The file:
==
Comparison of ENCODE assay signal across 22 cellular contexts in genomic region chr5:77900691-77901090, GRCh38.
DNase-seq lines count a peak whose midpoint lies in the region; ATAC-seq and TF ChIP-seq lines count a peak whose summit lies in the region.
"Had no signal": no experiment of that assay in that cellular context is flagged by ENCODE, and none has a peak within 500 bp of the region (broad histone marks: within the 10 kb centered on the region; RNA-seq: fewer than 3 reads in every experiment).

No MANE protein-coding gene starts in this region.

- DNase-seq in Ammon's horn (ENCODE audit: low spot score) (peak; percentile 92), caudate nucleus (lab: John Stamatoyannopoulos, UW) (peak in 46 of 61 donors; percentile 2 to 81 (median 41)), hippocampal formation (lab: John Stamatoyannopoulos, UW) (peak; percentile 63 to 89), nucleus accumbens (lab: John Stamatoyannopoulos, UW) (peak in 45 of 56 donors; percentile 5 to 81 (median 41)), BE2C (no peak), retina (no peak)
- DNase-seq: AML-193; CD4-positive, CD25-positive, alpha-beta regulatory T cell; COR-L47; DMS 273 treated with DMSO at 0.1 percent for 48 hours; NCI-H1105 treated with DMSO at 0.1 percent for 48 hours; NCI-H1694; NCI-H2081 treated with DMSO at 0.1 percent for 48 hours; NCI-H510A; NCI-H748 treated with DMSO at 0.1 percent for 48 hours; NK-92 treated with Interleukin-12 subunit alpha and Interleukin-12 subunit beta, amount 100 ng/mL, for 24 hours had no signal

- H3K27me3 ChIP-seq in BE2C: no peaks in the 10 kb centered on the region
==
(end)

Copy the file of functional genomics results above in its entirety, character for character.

Comparison of ENCODE assay signal across 22 cellular contexts in genomic region chr5:77900691-77901090, GRCh38.
DNase-seq lines count a peak whose midpoint lies in the region; ATAC-seq and TF ChIP-seq lines count a peak whose summit lies in the region.
"Had no signal": no experiment of that assay in that cellular context is flagged by ENCODE, and none has a peak within 500 bp of the region (broad histone marks: within the 10 kb centered on the region; RNA-seq: fewer than 3 reads in every experiment).

No MANE protein-coding gene starts in this region.

- DNase-seq in Ammon's horn (ENCODE audit: low spot score) (peak; percentile 92), caudate nucleus (lab: John Stamatoyannopoulos, UW) (peak in 46 of 61 donors; percentile 2 to 81 (median 41)), hippocampal formation (lab: John Stamatoyannopoulos, UW) (peak; percentile 63 to 89), nucleus accumbens (lab: John Stamatoyannopoulos, UW) (peak in 45 of 56 donors; percentile 5 to 81 (median 41)), BE2C (no peak), retina (no peak)
- DNase-seq: AML-193; CD4-positive, CD25-positive, alpha-beta regulatory T cell; COR-L47; DMS 273 treated with DMSO at 0.1 percent for 48 hours; NCI-H1105 treated with DMSO at 0.1 percent for 48 hours; NCI-H1694; NCI-H2081 treated with DMSO at 0.1 percent for 48 hours; NCI-H510A; NCI-H748 treated with DMSO at 0.1 percent for 48 hours; NK-92 treated with Interleukin-12 subunit alpha and Interleukin-12 subunit beta, amount 100 ng/mL, for 24 hours had no signal

- H3K27me3 ChIP-seq in BE2C: no peaks in the 10 kb centered on the region